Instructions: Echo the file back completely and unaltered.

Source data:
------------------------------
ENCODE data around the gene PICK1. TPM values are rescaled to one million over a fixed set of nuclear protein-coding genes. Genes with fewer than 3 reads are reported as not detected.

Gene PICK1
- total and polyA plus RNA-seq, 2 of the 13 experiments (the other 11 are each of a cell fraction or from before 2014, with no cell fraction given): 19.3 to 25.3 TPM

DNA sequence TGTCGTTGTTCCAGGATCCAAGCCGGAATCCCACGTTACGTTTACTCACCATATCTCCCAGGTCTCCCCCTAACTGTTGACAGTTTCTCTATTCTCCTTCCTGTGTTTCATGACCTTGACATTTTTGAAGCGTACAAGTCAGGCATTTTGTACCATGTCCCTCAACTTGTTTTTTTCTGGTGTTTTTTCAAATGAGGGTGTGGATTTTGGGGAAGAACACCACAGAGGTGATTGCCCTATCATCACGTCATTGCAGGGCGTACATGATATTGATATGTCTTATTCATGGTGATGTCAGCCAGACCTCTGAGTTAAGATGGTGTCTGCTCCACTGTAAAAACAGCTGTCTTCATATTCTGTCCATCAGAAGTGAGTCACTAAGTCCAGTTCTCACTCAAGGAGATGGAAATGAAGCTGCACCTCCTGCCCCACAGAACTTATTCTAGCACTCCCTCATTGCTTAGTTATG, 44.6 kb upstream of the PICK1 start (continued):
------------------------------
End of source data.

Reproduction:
ENCODE data around the gene PICK1. TPM values are rescaled to one million over a fixed set of nuclear protein-coding genes. Genes with fewer than 3 reads are reported as not detected.

Gene PICK1
- total and polyA plus RNA-seq, 2 of the 13 experiments (the other 11 are each of a cell fraction or from before 2014, with no cell fraction given): 19.3 to 25.3 TPM

DNA sequence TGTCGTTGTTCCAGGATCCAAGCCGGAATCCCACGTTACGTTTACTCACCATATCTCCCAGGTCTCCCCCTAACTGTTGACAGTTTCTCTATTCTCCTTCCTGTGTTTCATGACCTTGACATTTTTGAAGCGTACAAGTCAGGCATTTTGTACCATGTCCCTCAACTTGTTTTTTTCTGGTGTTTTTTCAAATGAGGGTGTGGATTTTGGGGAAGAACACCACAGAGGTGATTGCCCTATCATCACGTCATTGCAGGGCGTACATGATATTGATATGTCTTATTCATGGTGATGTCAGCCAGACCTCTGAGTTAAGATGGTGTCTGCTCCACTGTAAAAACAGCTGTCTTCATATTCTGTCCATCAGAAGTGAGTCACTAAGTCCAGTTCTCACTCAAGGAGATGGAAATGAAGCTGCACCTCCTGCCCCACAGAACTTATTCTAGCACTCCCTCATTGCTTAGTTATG, 44.6 kb upstream of the PICK1 start (continued):